Sunday, 11 June 2006

The Removal of Shame from Society

Today's North British Person reports an act of serious insensitivity towards women and, as always, it's all the men's fault:

Picture: Phil Wilkinson, The Scotsman

Women told 'drink less' to avoid rape
KATE FOSTER
CHIEF REPORTER

A POLICE chief sparks controversy today by suggesting the number of rapes in Scotland could be substantially reduced if women drank less.

Neil Richardson, assistant chief constable of Lothian and Borders Police, bases his claim on new research which identified victims' alcohol consumption as significant in a third of attacks.

The senior officer said ''a lot'' of the 1,100 rapes a year could be prevented ''by people not allowing themselves to be in a vulnerable position''.

Richardson - who stressed he was not blaming women - spoke out after a study of more than 120 rapes revealed alcohol intake was a major factor in 40 cases.

Detectives concluded that the women were more likely to be targeted in the first place and less able to prevent the attack.

Even though 13 of the 124 women claimed their drinks had been spiked with ''date rape drugs'' the research found no evidence of any such substances having been used.

Richardson said: ''In many cases the women reported being victims of date rape drugs but analysis shows it was far more likely they have just fallen victim to alcohol.''
[...]
But rape support and alcohol workers insist women should be able to drink without fear of being attacked.

Sandy Brindley, national co-ordinator of Rape Crisis Scotland, warned that Richardson's comments might make women reluctant to come forward if they are attacked while drunk.

She said: ''Women should be able to drink and not worry about being raped. Far too often reports of rapes focus on the woman's behaviour and the perpetrator becomes invisible.''
[...]
Elsewhere in the city, a 25-year-old woman, who asked not to be named, told how last year a friend woke to find a man she met in a nightclub sexually assaulting her.

Although the friend had taken the man back to her flat, she had refused to have sex with him before passing out from too much drink. When she came to, she found she was being raped but was too afraid to stop it, unable to recall if she had consented while intoxicated.
[...]
Prosecuting rape cases involving alcohol has become a particular problem as victims can often not remember giving consent or even having intercourse.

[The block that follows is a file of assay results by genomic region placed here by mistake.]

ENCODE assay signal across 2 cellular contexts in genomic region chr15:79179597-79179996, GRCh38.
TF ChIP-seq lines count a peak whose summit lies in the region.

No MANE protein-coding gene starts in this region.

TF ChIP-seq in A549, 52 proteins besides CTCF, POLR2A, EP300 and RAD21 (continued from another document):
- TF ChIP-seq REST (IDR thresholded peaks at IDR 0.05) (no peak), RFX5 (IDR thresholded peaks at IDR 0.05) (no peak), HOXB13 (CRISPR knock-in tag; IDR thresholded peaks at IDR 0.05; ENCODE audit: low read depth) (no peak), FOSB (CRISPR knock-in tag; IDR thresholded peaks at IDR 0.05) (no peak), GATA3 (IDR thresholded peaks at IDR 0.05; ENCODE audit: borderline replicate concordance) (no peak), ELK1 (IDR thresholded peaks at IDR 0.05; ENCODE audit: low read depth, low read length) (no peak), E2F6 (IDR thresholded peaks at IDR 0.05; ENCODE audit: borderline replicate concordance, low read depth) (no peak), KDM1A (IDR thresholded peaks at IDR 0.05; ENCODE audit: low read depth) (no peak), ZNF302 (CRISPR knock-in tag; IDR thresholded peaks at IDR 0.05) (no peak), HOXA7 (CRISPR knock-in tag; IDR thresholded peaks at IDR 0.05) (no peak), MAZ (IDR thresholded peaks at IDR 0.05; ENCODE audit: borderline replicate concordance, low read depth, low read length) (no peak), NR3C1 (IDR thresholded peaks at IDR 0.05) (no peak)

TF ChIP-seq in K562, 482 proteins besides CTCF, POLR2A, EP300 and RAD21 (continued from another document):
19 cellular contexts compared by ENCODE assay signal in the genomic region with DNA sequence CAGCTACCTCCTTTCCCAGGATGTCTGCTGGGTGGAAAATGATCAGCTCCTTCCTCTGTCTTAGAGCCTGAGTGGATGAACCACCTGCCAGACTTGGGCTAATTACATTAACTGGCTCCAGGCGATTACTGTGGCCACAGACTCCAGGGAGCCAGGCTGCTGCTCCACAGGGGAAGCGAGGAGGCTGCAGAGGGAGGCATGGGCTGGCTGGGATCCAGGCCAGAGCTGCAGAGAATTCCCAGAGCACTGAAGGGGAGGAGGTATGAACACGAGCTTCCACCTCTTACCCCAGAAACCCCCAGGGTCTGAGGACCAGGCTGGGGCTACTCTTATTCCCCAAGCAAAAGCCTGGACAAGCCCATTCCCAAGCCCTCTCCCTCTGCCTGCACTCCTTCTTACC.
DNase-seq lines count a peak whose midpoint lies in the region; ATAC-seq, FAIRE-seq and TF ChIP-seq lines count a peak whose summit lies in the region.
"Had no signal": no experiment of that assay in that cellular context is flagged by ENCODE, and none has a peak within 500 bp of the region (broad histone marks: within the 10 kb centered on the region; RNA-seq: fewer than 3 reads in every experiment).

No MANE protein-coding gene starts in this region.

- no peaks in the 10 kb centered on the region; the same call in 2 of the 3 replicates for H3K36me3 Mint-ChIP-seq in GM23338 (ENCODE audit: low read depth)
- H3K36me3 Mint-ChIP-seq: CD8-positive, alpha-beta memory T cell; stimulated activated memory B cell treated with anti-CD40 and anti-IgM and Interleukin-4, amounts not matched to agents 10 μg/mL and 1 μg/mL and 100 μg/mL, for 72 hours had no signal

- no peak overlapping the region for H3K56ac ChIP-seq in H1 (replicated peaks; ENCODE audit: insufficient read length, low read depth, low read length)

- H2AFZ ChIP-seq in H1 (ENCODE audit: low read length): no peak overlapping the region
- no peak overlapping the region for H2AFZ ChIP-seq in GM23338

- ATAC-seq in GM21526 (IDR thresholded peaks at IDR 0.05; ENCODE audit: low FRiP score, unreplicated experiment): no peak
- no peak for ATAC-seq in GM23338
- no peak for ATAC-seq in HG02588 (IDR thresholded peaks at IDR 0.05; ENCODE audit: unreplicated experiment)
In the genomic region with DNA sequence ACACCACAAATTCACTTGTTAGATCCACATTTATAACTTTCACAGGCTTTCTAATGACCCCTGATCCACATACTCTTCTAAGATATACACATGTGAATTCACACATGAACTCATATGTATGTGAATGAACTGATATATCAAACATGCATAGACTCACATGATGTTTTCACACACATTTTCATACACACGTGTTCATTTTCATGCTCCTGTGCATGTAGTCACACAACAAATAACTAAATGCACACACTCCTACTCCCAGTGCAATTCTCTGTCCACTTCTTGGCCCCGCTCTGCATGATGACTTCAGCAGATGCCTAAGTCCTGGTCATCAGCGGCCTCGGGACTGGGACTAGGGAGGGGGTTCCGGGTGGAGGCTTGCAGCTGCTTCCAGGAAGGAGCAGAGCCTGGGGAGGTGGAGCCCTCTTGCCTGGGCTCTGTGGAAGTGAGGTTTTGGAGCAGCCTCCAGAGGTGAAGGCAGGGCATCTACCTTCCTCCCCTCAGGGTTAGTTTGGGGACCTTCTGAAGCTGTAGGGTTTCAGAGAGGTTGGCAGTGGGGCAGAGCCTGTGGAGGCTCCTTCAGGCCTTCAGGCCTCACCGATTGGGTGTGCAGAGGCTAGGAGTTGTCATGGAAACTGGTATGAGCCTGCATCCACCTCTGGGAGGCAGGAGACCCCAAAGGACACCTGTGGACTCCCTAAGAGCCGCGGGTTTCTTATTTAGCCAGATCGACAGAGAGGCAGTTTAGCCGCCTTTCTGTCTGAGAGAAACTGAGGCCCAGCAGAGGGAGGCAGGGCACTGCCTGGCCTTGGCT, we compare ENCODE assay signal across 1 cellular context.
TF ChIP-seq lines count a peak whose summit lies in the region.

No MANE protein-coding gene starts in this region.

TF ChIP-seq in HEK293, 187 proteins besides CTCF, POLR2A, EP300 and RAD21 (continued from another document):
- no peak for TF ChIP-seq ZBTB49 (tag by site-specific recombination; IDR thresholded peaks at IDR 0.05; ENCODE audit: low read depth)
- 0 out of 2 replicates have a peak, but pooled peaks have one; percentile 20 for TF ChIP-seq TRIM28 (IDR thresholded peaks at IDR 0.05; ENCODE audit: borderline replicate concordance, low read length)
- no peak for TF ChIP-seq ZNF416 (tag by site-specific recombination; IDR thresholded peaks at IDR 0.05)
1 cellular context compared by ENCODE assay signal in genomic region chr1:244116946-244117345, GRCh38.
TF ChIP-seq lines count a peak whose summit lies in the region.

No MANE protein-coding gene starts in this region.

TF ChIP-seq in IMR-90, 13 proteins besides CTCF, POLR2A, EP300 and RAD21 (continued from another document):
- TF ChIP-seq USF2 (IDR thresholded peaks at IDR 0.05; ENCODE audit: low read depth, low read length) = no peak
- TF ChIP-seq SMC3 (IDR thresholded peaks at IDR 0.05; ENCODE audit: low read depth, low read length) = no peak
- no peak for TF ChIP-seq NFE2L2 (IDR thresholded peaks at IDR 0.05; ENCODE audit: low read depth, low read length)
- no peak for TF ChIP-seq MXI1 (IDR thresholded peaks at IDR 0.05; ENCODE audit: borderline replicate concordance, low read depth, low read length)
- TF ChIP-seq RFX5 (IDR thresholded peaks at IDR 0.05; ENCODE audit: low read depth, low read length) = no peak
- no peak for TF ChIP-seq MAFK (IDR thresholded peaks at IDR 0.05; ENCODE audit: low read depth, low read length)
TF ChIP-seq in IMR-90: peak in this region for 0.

[...]
How can that police chief DARE implying that women might be responsible for their own behaviour? What a vile thing to do suggesting that it is maybe NOT all the man's fault when a slapper wakes up in the morning in a strange bed or with a stranger in her own bed and can't remember whether the sex was consensual or not! Or whether there HAD BEEN sex in the first place or not. How unspeakably cruel not to understand that going to the police crying rape following such a situation might be a tad embarrassing. How callous to reveal that some of those sluts poor traumatised victims of that Evil with a capital ''E'' whose name is ''Man'' have actually lied were confused about the reason for their incapacitating intoxication.

I specificaly liked: ''Although [she] had taken the man back to her flat, she had refused to have sex with him before passing out from too much drink. When she came to, she found she was being raped but was too afraid to stop it, unable to recall if she had consented while intoxicated.'' That translates to: When that rag bag awoke from her drunken stupor she found a man she didn't know being in the process of fornicating with her. She had forgotten whether she had consented so she wasn't sure whether she should interrupt him or not.

And then she confided in a string of sympathetic and equally intelligence- and attitude-challenged girlfriends who told her that she had been ''raped'', one of whom passed this gem of a story on to the (female) ''chief reporter'' of a politically correct fishwrap like the North British Person.

Which, of course, printed it uncommented.

And nobody laughed.

Don't get me wrong. My generation, myself included, had our fair share of stupid, unsavoury, unhealthy and even dangerous behaviour. But then we took a shower, were ashamed of ourselves and had learned a lesson.

But shame has gone out of fashion. Nowadays, we have victims.

Hat tip: The Sage from Texas, my friend Syler, who pointed me at that!

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